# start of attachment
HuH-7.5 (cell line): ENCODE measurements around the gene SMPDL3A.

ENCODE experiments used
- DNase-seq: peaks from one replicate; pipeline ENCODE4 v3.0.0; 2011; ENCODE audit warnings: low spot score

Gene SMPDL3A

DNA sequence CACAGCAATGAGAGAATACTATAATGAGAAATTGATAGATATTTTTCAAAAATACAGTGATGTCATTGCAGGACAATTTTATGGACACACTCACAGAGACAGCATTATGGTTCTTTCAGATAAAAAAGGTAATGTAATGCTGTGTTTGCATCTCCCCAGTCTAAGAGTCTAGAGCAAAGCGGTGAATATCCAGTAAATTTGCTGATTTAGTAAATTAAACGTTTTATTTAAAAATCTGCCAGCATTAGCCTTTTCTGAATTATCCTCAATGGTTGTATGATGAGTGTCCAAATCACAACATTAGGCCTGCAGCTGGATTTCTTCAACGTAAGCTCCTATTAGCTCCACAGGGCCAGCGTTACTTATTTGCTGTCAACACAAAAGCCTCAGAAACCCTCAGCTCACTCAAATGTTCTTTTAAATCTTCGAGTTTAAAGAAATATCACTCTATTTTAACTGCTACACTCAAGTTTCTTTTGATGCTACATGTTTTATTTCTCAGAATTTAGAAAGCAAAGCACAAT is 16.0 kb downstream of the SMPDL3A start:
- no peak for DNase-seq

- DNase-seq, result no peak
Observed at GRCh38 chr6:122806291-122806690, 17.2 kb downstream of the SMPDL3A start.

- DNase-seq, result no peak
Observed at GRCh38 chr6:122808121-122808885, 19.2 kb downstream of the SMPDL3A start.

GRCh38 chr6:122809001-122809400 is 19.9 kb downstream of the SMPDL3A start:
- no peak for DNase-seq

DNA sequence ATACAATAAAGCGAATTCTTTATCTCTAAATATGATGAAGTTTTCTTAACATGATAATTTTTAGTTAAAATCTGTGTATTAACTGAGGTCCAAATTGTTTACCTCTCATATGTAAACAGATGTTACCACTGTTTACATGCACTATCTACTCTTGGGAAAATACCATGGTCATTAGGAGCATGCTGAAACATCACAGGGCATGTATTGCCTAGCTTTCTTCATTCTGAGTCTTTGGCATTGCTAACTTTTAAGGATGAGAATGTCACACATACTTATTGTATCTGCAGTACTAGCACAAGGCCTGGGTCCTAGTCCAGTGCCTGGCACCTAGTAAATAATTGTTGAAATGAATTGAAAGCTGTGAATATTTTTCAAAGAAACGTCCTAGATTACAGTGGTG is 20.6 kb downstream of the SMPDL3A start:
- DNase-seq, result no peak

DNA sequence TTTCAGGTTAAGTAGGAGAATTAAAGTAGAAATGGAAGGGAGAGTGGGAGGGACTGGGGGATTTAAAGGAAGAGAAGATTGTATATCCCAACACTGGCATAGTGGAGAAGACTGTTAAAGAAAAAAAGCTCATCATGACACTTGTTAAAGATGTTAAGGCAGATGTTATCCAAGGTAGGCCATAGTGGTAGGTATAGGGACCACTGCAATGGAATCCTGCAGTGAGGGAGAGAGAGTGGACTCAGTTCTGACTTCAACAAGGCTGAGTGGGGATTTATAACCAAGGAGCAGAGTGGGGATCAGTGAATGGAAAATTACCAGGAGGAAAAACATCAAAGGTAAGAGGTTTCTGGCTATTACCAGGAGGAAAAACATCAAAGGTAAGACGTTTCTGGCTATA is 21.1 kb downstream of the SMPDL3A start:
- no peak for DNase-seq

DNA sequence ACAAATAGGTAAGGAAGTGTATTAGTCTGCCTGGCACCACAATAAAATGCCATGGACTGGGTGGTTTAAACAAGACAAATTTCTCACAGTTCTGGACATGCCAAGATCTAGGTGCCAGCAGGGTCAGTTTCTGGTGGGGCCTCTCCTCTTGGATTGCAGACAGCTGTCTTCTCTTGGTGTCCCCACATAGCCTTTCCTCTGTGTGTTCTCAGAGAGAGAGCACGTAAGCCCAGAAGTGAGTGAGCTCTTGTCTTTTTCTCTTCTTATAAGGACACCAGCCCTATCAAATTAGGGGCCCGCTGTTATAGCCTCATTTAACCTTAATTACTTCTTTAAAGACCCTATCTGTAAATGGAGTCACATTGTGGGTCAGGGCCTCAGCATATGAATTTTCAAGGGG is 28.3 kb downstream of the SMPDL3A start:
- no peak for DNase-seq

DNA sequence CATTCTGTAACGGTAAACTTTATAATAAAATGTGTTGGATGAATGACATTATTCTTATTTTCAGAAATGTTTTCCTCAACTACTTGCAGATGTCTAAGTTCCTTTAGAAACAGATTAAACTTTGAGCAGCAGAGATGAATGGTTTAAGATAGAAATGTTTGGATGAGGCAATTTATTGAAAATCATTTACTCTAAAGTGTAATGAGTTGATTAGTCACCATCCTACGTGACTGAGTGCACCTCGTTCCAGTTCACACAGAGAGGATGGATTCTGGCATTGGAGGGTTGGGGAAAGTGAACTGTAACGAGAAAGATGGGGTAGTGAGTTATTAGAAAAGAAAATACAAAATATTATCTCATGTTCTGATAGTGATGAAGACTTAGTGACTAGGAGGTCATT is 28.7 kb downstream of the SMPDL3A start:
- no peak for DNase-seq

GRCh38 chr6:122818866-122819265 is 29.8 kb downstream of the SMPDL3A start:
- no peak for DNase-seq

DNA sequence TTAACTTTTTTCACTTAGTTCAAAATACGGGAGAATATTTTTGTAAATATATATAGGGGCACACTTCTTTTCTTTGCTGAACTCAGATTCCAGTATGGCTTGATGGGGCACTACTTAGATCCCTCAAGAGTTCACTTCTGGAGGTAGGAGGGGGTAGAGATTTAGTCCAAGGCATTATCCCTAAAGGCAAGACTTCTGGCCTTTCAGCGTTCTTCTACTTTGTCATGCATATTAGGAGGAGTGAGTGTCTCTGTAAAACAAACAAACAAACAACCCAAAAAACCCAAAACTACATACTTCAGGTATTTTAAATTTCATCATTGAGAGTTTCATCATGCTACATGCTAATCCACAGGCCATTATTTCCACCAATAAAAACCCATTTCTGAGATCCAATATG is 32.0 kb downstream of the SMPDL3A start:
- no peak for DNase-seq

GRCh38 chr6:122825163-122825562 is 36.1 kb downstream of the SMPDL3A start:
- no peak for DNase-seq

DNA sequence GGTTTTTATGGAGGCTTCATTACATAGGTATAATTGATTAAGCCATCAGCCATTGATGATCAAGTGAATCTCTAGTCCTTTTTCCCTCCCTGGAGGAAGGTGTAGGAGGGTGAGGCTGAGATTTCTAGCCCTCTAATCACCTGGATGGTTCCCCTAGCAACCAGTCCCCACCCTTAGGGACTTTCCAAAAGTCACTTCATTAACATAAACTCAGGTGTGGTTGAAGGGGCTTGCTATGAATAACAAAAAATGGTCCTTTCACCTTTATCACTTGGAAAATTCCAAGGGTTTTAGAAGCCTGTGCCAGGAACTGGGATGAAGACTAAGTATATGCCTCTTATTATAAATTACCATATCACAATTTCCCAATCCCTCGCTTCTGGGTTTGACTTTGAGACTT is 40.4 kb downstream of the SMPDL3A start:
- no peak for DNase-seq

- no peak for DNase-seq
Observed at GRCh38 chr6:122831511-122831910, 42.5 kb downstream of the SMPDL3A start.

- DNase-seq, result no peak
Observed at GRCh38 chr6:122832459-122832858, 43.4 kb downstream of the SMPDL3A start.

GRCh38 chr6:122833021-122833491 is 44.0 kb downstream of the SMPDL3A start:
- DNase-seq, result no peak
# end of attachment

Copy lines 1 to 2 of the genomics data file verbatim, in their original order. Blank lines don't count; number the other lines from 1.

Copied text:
HuH-7.5 (cell line): ENCODE measurements around the gene SMPDL3A.

ENCODE experiments used